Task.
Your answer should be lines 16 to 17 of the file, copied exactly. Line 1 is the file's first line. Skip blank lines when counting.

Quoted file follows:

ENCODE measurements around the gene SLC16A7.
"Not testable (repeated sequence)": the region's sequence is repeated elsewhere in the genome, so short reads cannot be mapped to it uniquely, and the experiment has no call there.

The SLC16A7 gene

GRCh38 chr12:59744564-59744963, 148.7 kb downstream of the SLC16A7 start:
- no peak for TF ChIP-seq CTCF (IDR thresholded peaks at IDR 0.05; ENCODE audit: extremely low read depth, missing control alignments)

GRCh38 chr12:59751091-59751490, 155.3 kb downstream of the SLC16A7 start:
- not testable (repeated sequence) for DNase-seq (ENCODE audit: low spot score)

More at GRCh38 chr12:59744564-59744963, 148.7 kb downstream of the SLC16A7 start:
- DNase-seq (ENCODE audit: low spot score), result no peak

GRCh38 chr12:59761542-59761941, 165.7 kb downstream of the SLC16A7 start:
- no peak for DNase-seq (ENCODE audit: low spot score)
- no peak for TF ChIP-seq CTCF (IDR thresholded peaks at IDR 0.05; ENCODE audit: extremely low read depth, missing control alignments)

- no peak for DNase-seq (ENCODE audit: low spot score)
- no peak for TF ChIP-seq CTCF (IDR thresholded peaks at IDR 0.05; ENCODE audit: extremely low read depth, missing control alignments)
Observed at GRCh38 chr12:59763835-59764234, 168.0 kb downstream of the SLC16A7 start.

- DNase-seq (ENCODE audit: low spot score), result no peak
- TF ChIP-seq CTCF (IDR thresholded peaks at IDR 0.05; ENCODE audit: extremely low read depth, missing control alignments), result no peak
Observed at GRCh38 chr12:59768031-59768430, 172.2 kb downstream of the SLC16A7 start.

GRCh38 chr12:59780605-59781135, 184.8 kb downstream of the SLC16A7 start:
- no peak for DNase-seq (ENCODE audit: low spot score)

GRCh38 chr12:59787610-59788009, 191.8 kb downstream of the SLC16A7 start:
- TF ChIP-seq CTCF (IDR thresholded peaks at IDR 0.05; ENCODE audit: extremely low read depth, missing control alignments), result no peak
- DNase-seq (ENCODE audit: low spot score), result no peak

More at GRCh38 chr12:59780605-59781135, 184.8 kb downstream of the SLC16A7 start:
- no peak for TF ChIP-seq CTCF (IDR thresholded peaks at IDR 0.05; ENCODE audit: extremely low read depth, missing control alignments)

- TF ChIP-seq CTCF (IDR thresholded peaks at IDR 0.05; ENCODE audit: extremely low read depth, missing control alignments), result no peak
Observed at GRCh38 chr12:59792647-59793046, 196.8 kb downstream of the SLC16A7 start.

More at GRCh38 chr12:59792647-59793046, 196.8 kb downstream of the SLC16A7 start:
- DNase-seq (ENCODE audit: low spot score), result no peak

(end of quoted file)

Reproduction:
- DNase-seq (ENCODE audit: low spot score), result no peak
- TF ChIP-seq CTCF (IDR thresholded peaks at IDR 0.05; ENCODE audit: extremely low read depth, missing control alignments), result no peak